12th November 2012


INQUEST has today sent the coroner’s Rule 43 report to the relevant government ministers to ensure the widest possible national learning from the death of Sean Rigg.

HM Coroner Dr Andrew Harris, recently sent his Rule 43 report of 22 October 2012 to Hickman and Rose, the solicitors for the Rigg family. It identifies critical learning in relation to Lambeth mental health care services and the Metropolitan Police Service (MPS) policing response to those with mental illness.

The Coroner stressed that, “despite the passage of four years since Mr Rigg died, there is still a lack of clarity and incomplete understandings of the roles of different organisations and when they should communicate and act together – especially in an emergency”.

Concerning the failure by SLAM to conduct an urgent Mental Health Act assessment following signs that Sean Rigg was relapsing, Dr Harris identified apparent gaps in “knowledge, awareness, teamwork, joint working and policing” which created a risk that other deaths could occur.

Concerning the police response, after recalling that the inquest identified clear inadequacies in mental health training for both MPS call handlers and police officers, Dr Harris said:

“I cannot be sure that staff and officers have an adequate understanding of mental health needs… There is a need for a review of the information and training with respect to the mental and physical health needs of mentally ill prisoners throughout the Metropolitan Police.”

His detailed list of recommendations include:

reviewing knowledge and training of all those who may be involved with MHA assessments to ensure proper understanding of powers available and timeliness of MHA assessments of a person who may be relapsing;

  • establishing joint protocols between SLAM, LBL and MPS for meeting the needs of those presenting with urgent psychiatric problems which require interagency co-operation;
  • addressing apparent weaknesses in the way the MPS handles those with mental illness in custody, including around training, the adequacy of mental health procedures, the role of leadership and decision making in restraint situations, understanding the options available for a person who may have mental illness, including use of a place of safety

A response to the recommendations is required within 56 days of the report being sent.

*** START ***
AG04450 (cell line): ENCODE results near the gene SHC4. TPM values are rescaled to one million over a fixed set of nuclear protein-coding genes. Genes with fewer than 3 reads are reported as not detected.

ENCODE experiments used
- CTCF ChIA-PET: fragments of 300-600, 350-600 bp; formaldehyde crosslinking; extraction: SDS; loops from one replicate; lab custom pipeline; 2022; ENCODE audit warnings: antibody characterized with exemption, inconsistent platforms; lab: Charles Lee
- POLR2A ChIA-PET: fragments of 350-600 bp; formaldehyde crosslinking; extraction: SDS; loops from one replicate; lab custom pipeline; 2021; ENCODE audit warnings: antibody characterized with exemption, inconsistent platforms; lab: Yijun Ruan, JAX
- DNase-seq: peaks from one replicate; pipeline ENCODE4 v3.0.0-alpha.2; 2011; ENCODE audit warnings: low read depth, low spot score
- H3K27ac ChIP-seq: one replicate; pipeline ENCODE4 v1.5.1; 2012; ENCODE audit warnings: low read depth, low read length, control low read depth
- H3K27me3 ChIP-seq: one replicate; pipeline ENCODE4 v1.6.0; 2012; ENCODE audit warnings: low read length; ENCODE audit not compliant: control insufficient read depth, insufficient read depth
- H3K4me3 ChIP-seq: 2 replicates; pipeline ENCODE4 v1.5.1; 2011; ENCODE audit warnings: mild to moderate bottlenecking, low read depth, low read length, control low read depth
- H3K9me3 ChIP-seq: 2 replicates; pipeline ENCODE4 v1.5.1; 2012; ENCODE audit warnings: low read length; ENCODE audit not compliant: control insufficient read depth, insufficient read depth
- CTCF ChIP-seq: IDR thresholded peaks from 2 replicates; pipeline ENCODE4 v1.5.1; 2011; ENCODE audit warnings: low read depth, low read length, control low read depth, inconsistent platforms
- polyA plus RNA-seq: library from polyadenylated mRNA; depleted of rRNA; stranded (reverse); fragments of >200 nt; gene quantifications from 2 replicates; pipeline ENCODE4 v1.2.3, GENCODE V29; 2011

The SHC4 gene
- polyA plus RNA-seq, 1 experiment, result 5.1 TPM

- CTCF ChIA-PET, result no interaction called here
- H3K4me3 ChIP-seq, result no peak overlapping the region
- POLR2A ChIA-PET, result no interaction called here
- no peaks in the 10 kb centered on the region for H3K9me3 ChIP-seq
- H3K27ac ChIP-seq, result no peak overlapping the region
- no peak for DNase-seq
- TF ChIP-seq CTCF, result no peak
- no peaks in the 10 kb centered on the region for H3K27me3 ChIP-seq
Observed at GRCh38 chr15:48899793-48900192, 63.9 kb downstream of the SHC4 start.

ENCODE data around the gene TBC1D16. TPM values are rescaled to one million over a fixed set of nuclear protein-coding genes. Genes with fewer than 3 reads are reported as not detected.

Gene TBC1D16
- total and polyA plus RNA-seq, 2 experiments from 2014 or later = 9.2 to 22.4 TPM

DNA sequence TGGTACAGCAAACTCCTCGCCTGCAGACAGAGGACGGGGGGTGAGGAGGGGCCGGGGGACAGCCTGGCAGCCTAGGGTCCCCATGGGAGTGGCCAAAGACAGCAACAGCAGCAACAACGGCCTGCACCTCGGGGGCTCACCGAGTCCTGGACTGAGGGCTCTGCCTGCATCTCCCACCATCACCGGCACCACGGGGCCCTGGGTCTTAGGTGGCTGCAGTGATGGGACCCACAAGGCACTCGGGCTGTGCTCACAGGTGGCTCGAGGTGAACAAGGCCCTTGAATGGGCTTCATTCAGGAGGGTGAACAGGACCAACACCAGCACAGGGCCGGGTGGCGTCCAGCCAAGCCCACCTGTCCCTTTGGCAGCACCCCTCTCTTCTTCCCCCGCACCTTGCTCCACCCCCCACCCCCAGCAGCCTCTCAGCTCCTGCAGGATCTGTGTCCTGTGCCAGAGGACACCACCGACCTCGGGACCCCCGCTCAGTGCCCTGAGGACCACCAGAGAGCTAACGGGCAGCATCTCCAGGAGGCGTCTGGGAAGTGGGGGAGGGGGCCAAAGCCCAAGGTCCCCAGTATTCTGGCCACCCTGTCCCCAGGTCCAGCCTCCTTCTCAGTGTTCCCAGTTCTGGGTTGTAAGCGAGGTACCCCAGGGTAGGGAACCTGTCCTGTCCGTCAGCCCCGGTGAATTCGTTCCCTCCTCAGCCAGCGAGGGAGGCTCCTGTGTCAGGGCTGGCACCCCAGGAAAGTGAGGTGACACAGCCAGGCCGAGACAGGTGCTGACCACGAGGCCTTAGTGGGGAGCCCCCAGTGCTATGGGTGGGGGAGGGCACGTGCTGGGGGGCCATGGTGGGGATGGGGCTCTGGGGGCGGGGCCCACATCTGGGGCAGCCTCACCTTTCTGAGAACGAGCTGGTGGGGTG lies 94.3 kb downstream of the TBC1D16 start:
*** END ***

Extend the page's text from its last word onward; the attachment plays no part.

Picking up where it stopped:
INQUEST has today alerted the relevant Ministers to the contents of the report.

Casale Review 

The IPCC have today confirmed the team who will be responsible for conducting the external independent review of the IPCC investigation into the death of Sean Rigg.  The review will be lead by Dr Silvia Casale, who was until recently the president of the European and UN committees for the prevention of torture and inhuman and degrading treatment.

This is the first ever external review of an IPCC investigation of a death following police contact.  As well as addressing individual learning from Sean’s case, the IPCC has stated that the review will inform the wide scale review they are currently conducting into its investigation systems and approach to deaths following police contact.

Marcia Rigg, Sean Rigg’s sister said:

“We’re very pleased that the coroner has made such wide-ranging recommendations.  Sadly since Sean’s death there have been other people who are mentally unwell who have died at the hands of the police.

“It is essential that all the failings identified at Sean’s inquest are acted upon, crucially so that this does not happen to any more families.

“Meanwhile, we welcome the appointment of the Casale review panel so the review into the woeful IPCC investigation can finally get under way.”

Deborah Coles, co-director of INQUEST said:

“We want to ensure that the report’s strong recommendations do not disappear into the ether as they are a valuable learning tool to safeguard lives in the future. The jury’s findings and the Coroner’s recommendations need to be disseminated to all police forces and mental health agencies across the country for their consideration and action.

“It is crucial that Ministers review the Coroner’s report so that the lessons are learned and changes made nationally: we now await assurances from the Home Secretary and Health Secretary that this will happen.

“The external review of the IPCC investigation presents a unique opportunity to critically examine the way the IPCC approaches investigations into contentious deaths. Too often these investigations have revealed systemic failings in the IPCC approach and have resulted in a lack of family and public confidence.”


Notes to editors:

  1. Full details of the IPCC review panel can be found on the IPPC website.